Boorabbin Well – Well No. 18


428 kilometres (straight line) ENE of Perth.

480 kilometres from York along Hunts Track.

124 kilometres west-south-west (straight line) of Kalgoorlie.

The rock is on the western edge of the Boorabbin National Park, part of the Great Western Woodlands.

GPS Coordinates of Well



241857 metres East
16545265 metres North



Directions to Well

From Hunts Track

Stop at the northern end of the rock.

From Great Eastern Highway

Turn left off the highway at Ryans Find Road, drive 1.1 kilometres and turn left. Then drive 2.2 kilometres to the well.


Directions to Camping Area

From Hunts Track

Turn right at Ryans Find Road and travel 1.1 kilometres SSW. Turn right (jus before the highway) and drive 1.7 kilometres to the camping area.

From Great Eastern Highway

Turn off the highway at Ryans Find Road, then turn left (40 metres) and drive 1.7 kilometres to the camping area.

Nearby are two dams and a quarry that were in use until the 1960s. The well is located at the north of the rock 1.1 kilometres north of the camping area.





Shire of Coolgardie
Sylvester Street
Coolgardie WA 6429
9080 2111

Parks and Wildlife Service - Goldfields Region
32 Brookman Street
Kalgoorlie WA 6430
9080 5555


The name for this rock was first recorded by C.C. Hunt during his Wells and Tracks Expedition. In his Report of the expedition, for Friday 19 May 1865, he recorded:

…. 2h 30m p.m. halt at Boorabbin, this rock I had not before visited it being a few miles to the southward of last years track, it certainly is a very remarkable point and can be seen many miles and being situated on the highest summit of the sand plain from whence may be contained the widest view of the country I know of eastward of Kooganobbing [Koolyanobbing]. At this place I think I shall be able to make a good well in the gully there being a large number of black wattles about generaly a sure indication of water, and there being tolerable good grass though much of the ground has been recently burnt but of course will afford the better grass after rain. There are some large hollows on the surface of this rock and appears to hold water for many weeks after a good rain fall….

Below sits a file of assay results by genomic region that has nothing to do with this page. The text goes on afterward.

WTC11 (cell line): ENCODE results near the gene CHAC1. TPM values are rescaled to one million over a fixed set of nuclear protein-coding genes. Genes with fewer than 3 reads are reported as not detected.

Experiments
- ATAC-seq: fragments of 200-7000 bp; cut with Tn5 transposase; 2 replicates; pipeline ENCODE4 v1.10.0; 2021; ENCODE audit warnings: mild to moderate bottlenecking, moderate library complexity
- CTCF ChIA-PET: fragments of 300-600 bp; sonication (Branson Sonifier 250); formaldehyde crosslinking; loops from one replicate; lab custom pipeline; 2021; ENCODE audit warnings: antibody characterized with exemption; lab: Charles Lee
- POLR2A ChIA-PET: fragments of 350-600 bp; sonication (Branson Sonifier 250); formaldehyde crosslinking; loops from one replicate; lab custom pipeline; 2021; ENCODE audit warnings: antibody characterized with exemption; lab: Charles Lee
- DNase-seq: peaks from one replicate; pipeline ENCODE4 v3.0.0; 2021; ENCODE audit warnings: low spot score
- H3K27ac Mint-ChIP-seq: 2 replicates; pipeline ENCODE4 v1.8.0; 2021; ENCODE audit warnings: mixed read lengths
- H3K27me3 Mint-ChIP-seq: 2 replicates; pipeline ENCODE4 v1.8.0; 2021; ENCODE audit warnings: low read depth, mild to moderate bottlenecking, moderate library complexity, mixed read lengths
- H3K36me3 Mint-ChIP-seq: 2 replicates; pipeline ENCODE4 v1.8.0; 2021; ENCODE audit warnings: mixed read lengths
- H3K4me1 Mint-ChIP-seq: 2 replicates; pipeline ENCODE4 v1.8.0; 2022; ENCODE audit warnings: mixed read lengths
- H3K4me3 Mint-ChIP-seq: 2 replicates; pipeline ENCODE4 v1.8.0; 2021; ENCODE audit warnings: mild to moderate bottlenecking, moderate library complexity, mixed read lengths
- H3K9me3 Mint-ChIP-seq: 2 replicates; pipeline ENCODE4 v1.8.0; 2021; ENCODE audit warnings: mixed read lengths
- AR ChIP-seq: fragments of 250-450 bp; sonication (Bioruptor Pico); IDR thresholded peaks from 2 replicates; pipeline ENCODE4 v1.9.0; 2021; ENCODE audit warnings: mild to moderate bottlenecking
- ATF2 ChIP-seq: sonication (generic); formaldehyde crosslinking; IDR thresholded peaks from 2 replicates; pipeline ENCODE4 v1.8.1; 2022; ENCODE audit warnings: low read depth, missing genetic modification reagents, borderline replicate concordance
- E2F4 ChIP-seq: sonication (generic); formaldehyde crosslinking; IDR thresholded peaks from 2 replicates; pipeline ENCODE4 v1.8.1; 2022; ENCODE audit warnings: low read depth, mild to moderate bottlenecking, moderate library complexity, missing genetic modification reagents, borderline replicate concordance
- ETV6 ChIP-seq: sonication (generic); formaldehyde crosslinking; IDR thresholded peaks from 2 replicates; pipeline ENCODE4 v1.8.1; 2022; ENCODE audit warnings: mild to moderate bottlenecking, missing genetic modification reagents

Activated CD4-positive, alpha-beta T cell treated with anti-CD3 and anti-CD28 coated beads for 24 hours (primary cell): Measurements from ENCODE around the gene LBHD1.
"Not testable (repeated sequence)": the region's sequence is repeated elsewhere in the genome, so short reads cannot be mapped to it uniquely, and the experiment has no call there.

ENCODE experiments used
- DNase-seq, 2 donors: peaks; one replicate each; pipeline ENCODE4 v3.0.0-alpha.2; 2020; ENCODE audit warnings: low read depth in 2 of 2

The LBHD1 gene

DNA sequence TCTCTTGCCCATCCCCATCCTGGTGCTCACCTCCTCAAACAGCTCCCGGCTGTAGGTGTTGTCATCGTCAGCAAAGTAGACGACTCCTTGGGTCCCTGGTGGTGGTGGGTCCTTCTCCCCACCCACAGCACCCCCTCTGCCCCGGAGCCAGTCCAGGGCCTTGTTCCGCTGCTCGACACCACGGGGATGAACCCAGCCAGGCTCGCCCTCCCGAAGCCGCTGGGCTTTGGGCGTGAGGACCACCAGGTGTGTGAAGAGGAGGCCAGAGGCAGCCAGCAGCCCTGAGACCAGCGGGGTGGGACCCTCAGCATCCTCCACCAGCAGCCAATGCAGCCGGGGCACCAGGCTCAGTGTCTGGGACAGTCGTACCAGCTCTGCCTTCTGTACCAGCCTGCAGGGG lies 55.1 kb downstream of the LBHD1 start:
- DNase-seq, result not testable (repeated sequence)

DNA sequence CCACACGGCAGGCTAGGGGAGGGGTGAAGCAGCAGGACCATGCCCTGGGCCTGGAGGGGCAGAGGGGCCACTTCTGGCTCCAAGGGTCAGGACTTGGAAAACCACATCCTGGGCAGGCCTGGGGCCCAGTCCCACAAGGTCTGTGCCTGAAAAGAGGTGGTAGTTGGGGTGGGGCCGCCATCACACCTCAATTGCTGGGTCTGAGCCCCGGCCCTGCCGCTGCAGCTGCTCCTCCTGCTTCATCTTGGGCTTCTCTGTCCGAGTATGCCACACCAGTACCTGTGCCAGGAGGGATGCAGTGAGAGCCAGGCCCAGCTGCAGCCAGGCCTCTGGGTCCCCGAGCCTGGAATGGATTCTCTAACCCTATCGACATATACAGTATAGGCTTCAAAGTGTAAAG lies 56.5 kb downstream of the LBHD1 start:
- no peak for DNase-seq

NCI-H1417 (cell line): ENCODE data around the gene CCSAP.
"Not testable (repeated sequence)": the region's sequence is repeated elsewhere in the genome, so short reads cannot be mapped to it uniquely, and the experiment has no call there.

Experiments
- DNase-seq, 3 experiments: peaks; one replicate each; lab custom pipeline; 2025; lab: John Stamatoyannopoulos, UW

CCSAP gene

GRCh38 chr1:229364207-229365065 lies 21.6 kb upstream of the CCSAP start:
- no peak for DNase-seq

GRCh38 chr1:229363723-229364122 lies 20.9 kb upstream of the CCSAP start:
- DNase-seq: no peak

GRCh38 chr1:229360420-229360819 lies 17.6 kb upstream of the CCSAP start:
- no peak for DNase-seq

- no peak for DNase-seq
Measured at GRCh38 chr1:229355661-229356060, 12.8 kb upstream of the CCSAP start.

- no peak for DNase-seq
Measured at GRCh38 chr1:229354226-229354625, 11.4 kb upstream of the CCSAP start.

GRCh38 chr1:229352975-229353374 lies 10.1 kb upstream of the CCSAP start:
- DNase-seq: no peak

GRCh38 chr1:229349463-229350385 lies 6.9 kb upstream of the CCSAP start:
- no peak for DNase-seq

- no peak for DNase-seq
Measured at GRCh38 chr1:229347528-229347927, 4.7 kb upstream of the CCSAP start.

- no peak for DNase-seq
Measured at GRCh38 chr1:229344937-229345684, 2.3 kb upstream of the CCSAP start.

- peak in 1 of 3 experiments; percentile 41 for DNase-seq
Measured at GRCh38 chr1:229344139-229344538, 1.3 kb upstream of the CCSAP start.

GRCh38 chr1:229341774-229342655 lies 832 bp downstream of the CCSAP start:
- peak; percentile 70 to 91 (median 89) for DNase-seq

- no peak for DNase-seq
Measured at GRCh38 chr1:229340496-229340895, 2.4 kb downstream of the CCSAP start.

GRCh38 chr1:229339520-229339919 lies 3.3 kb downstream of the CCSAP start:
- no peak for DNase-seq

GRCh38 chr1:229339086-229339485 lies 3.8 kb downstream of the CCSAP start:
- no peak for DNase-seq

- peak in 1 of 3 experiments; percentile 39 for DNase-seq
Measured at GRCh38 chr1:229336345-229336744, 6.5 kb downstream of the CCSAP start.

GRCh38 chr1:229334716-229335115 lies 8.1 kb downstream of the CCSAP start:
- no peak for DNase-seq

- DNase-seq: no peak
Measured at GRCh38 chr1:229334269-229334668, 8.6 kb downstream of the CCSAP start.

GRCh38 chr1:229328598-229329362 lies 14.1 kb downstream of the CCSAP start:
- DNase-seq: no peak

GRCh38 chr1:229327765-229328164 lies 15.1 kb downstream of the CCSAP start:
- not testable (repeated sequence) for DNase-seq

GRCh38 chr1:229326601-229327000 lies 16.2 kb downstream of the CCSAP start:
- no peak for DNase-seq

It is an aboriginal name of unknown meaning.

Hunt's team built the well during June in 1865 and when Hunt returned there 27 July 1866 in had two metres of water in it. He recorded:

the Govt. well had a good supply – six feet deep – when last June it contained about four feet – and in August – the same this well I think may always be relied upon in the driest seasons and in ordinary seasons – a tolerable supply for traveling purposes.

The well was upgraded (probably in the 1890s) and according to the government Wells Register# it was constructed to a depth of 25 feet. It was circular, 8 foot in diameter and of a stone lining.

Boorabbin Rock was used for water catchment and storage for steam locomotives dating from the 1890s. Walls on the rock direct water along a sluice into a dam and then an overflow dam. This infrastructure is on the southern side of the rock.

The quarry at the rock was used to source ballast for a later narrow gauge railway that was in use up until the 1960s. The high standard of workmanship evident in the stonework is typical of that at other rock water catchment schemes throughout Western Australia.

Depending on the era of the work it could have been done by European detainees during World War II.

Photos of the infrastructure at Boorabbin.

# a register kept by the Water Supply, Sewerage and Drainage Department, a forerunner to the current Water Corporation.